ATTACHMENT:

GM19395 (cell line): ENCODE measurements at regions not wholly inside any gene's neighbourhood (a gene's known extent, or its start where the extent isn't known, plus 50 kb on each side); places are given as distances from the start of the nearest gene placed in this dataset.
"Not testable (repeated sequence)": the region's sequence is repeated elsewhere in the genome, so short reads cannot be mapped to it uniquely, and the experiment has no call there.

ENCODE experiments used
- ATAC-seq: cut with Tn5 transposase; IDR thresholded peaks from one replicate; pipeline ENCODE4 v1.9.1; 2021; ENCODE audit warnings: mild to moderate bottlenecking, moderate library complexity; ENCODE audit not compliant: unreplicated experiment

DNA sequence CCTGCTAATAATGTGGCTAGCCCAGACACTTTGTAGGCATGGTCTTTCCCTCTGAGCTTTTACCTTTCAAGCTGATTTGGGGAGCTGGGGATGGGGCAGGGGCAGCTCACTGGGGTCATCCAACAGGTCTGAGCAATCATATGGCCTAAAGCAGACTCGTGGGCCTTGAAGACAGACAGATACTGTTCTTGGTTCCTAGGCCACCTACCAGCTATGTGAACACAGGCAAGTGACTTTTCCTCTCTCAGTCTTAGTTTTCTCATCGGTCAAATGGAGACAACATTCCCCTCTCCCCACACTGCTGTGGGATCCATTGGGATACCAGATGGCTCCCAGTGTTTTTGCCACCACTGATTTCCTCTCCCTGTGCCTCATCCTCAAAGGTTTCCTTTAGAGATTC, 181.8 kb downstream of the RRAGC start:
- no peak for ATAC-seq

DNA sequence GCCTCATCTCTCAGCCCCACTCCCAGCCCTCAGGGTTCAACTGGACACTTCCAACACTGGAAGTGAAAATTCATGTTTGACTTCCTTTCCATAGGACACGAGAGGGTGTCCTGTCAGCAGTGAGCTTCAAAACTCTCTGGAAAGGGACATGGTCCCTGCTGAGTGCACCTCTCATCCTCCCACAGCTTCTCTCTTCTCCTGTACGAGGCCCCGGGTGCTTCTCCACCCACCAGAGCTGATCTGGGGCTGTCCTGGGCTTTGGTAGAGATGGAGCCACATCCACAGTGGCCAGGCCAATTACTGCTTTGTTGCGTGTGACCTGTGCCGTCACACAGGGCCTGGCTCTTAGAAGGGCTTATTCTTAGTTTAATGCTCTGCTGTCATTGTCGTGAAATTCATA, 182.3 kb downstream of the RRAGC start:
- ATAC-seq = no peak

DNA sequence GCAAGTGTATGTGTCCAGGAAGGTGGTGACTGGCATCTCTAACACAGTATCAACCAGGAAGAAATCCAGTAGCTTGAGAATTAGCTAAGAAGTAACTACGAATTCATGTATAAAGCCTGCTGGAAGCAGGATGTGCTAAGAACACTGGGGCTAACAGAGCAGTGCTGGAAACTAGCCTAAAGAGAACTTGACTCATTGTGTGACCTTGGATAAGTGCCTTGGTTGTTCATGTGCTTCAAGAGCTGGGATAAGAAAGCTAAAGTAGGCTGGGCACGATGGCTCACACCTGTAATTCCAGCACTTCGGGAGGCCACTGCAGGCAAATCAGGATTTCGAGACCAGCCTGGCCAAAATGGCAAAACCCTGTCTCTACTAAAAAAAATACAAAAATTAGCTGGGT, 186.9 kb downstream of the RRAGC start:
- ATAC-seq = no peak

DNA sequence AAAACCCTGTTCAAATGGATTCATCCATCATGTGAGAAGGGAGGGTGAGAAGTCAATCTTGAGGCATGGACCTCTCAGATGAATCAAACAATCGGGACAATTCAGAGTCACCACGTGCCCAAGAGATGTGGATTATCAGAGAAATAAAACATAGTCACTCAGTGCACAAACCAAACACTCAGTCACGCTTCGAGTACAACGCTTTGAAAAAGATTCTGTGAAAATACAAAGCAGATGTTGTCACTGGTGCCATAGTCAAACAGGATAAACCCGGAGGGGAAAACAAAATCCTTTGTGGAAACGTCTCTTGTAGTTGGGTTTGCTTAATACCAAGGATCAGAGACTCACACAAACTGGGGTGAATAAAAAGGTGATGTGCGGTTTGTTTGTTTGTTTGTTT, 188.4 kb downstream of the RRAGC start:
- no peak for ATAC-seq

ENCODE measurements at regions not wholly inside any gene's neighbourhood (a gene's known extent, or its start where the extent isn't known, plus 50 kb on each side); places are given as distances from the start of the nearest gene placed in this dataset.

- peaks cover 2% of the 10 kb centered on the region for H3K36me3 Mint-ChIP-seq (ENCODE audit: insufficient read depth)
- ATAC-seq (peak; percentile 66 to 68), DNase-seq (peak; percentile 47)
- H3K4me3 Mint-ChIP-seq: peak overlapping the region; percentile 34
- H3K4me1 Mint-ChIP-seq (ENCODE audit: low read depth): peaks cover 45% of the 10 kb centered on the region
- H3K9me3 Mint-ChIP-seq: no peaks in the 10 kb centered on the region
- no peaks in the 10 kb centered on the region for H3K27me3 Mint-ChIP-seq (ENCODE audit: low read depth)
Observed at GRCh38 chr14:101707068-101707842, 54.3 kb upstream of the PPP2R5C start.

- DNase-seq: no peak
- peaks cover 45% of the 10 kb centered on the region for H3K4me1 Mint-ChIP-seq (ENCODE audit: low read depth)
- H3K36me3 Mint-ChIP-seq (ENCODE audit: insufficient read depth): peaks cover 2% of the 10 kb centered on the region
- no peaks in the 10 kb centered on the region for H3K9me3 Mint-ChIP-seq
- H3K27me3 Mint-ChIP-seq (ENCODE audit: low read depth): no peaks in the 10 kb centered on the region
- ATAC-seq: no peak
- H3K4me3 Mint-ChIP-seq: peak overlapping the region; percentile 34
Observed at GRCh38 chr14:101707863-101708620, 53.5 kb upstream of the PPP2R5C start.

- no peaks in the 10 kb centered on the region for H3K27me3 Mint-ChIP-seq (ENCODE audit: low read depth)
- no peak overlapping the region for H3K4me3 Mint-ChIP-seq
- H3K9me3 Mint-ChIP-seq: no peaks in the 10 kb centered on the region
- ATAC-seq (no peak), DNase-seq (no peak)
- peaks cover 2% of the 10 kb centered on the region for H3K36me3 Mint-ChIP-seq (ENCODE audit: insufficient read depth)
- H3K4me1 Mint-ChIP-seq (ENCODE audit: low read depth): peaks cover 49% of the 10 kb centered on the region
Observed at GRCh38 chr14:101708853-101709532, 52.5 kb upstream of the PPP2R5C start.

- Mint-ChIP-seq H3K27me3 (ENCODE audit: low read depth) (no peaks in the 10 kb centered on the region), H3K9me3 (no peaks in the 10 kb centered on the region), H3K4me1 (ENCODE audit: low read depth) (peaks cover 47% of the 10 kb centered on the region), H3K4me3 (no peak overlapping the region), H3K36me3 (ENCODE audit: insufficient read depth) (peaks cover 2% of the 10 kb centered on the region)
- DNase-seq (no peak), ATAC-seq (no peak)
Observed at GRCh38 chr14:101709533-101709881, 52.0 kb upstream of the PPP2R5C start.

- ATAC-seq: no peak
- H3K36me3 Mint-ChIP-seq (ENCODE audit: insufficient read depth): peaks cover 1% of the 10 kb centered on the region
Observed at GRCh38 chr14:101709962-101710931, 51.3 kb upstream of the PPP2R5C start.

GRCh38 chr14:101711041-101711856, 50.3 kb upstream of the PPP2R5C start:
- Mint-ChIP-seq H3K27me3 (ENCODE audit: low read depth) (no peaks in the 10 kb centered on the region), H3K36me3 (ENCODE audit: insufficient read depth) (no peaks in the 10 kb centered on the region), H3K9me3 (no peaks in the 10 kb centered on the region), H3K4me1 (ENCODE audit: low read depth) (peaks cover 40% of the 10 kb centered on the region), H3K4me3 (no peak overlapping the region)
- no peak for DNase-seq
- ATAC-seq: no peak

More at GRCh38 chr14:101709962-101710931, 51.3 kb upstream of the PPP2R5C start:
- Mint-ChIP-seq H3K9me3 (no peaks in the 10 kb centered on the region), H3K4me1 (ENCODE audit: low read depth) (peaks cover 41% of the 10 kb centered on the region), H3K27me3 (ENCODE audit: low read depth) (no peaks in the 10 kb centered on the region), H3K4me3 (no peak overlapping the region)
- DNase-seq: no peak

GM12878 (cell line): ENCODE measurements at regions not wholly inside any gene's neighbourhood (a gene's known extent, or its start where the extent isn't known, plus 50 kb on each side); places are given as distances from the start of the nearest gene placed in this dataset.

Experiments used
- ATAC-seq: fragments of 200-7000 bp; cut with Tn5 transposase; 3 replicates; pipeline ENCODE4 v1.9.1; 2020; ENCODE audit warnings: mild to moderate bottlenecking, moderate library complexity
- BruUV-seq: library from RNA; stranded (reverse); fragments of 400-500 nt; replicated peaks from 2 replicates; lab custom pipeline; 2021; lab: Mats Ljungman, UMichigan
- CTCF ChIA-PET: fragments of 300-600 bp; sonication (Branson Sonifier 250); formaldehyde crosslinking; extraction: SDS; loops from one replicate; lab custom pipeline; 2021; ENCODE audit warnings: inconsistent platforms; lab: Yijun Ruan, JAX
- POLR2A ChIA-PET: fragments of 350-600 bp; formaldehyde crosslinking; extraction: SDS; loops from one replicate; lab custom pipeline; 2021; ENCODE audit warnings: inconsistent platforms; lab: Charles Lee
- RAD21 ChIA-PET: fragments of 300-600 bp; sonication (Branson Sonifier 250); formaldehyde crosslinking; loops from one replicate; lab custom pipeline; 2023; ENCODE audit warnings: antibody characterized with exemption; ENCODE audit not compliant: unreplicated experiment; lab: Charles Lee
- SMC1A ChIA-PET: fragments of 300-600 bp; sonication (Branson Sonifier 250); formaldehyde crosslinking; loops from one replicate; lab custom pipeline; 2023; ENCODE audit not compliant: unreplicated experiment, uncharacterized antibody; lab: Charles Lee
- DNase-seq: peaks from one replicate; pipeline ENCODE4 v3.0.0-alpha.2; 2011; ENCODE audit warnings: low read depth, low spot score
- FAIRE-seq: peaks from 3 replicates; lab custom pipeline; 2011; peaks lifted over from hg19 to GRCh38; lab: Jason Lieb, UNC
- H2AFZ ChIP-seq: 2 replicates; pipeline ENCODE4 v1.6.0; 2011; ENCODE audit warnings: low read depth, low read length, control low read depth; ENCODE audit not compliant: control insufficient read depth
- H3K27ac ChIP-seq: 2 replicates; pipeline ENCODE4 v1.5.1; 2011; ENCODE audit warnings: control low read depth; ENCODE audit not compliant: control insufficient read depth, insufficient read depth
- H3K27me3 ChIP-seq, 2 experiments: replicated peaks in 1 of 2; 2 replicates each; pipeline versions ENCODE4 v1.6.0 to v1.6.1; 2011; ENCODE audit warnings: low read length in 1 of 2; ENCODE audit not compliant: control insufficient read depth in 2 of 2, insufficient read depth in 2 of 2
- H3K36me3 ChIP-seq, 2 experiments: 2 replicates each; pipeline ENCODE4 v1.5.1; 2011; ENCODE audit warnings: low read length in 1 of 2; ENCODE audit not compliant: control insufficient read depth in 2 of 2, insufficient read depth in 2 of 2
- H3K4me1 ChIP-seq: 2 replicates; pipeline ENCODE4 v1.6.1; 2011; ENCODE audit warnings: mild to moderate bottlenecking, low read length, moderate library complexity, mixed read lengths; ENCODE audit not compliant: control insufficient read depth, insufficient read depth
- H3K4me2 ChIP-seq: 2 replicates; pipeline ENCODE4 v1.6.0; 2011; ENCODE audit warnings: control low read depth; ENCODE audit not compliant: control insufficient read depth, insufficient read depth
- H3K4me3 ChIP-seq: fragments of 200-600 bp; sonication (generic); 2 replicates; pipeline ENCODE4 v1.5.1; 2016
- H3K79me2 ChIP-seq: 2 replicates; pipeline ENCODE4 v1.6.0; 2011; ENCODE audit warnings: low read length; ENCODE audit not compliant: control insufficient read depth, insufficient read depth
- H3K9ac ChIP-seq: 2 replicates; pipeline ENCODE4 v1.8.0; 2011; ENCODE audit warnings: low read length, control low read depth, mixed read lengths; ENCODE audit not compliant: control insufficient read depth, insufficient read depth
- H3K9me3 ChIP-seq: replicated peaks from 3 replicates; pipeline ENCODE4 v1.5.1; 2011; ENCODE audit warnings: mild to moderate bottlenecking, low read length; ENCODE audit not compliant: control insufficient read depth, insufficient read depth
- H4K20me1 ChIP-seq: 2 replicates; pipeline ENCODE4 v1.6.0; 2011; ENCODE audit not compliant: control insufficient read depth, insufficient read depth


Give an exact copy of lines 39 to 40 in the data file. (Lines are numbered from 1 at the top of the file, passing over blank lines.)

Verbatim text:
- ATAC-seq: no peak
- H3K36me3 Mint-ChIP-seq (ENCODE audit: insufficient read depth): peaks cover 1% of the 10 kb centered on the region